As the months wore on Saratogans were disinterested and some were outright critical and rude about any time I brought up the events. Some locals even took to bullying my business during the time between then and now, though I don't think that was directly because of Slow Art. What the problem seemed to be was long-time residents who are accustomed to being the "party planners" in town had their ego's bruised by the idea that someone new to town would have the nerve to offer something new and perhaps more interesting that what they had always done. I had approached the local Museum before any of the other businesses asking them to participate with me and was repeatedly ignored. Then, just a month before Slow Art Day they began to advertise a different event on the same day at the exact same time as the events I had been planning and promoting for a year. I suppose it is just an example of how ego and attachment influence human nature in the worst of ways. And, Saratoga has proven to me to be not much more than an insular town that bullies newcomers and views Art as a hobby to keep children and bored housewives busy, as opposed to valid intellectual enrichment of society and community.

So, when tickets did not sell for my events I decided to honor myself and celebrate Slow Art Day on my own terms. It is a holiday for me, and I will continue to treat it as such whether tickets sell for my events or not. Perhaps in the future my business will be located in a community that respects Art and the work I do and will celebrate with me instead of being petty and backhanded.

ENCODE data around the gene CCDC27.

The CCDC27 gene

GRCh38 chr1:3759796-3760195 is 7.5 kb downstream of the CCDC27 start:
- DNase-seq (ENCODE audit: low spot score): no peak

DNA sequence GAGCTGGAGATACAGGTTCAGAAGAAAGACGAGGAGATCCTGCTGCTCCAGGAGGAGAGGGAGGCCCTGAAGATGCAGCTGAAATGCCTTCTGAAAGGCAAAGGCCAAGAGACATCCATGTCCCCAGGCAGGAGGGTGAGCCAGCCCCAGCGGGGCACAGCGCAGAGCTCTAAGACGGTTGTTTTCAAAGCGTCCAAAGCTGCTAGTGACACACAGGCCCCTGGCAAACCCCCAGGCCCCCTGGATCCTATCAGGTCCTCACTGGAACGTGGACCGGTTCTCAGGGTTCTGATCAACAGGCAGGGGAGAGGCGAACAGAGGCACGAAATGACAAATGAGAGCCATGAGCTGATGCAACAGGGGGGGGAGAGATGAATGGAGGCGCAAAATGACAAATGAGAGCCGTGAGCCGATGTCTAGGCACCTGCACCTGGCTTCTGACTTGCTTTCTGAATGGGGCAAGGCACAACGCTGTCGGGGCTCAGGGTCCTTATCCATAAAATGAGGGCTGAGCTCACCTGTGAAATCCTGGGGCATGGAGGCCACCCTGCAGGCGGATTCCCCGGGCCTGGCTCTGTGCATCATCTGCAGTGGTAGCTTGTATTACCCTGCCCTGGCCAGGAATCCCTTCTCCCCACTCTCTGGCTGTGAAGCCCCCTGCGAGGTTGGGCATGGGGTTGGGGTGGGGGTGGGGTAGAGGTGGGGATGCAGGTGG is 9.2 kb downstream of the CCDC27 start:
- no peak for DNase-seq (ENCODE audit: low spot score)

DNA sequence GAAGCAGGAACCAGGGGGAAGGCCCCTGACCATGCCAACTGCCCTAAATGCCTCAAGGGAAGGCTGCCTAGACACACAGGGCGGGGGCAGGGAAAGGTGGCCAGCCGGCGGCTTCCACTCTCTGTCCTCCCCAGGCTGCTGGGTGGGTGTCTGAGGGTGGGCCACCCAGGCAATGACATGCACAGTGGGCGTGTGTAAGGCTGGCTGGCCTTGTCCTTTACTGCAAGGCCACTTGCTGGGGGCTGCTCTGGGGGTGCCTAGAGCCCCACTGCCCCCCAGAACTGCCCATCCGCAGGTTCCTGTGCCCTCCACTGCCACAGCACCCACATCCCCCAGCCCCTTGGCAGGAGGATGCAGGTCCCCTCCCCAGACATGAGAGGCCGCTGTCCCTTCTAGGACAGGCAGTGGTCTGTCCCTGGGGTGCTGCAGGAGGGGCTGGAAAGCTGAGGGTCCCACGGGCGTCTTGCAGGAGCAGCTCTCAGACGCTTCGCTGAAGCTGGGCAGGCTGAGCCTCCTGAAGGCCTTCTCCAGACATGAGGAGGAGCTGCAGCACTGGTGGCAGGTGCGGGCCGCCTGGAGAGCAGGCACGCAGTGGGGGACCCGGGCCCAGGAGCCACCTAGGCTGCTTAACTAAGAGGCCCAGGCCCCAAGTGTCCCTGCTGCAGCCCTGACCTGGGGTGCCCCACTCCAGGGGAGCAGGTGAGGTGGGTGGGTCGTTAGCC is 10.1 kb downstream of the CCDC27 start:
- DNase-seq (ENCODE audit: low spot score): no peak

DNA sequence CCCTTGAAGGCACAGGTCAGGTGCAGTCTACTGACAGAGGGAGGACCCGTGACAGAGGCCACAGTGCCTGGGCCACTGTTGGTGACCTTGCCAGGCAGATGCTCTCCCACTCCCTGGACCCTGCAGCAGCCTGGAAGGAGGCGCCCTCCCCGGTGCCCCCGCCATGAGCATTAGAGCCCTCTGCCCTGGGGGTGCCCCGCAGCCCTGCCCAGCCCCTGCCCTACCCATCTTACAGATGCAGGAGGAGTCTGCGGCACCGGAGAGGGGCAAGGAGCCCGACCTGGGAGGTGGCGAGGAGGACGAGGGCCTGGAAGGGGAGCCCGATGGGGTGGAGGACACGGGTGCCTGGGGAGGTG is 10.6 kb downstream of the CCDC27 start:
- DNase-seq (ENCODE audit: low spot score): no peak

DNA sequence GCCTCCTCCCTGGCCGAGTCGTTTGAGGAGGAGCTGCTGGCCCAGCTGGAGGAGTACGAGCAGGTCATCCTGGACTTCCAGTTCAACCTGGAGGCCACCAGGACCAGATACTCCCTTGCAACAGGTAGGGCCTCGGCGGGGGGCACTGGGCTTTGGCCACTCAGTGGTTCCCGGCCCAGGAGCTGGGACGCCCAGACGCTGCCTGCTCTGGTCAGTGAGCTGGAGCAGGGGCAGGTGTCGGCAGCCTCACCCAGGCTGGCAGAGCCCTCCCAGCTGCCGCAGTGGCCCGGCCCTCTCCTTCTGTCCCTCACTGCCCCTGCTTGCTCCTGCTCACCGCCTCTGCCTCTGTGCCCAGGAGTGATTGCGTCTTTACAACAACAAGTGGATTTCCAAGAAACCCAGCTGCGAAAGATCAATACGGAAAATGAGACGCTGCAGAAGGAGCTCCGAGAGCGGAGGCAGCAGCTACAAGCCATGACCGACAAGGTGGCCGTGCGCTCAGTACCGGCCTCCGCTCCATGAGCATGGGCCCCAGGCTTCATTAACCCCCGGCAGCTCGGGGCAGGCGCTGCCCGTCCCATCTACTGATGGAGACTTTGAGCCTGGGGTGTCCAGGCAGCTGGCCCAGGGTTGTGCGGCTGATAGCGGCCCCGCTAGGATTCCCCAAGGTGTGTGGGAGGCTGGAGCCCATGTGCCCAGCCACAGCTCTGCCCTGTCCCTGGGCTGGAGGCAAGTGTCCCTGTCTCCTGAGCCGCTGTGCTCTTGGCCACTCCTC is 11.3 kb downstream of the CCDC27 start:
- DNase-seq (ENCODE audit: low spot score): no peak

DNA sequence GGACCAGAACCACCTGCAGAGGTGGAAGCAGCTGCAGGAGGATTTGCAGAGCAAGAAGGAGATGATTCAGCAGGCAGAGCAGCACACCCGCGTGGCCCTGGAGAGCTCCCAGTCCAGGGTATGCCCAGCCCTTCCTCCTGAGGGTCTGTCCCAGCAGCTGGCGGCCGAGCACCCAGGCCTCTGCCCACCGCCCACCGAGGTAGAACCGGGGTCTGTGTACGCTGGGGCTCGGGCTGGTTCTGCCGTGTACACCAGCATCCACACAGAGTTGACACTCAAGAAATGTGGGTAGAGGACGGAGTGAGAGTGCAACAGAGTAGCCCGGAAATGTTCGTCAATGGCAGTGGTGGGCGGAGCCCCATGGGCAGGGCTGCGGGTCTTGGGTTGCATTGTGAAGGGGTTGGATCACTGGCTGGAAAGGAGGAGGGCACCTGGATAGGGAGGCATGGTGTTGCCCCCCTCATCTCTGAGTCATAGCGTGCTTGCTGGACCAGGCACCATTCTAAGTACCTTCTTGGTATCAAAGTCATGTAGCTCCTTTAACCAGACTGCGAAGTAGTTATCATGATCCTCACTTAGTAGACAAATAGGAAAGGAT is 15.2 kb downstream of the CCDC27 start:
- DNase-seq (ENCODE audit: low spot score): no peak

So, how did I celebrate Slow Art Day 2024? Omar and I visited Carmel by the Sea and visited a number of Art venues. We slowly observed Art in an intentional way and I shared with as many people as I could what we were doing and how we were celebrating. I had wonderful conversations about a wide variety of Art and Art object with a variety of people from all over the globe. Then Omar and I had a meal at a restaurant I love, Enzos, and shared with each other our favorites of the Art we viewed. Then we came home.

Now, I love Enzos, and normally when I am there I enjoy an excellent meal. But everyone has an off day now and then. It was a rainy day and when I heard the soup of the day was minestrone I was looking forward to a bowl. I had decided I was going to have soup and salad for lunch to save room for dessert...something I rarely indulge in. When my soup came, it lacked salt. There were no noodles of any kind, and the vegetables were nearly mush. My husband had a lovely house made pasta that looked wonderful and he raved about. I didn't try it thought because it was a meat dish. We shared dessert and I decided to not complain about the soup. Why let an off bowl of soup tarnish an otherwise perfect day of Art and conversation? No reason to do so.

When we got home I changed clothes into something more snuggly for the cold damp weather and went to the grocery store. I got what I needed and came home to make the bowl of soup I wanted for lunch for us to have for dinner. The results were spot on and we finished our Slow Art Day with joy.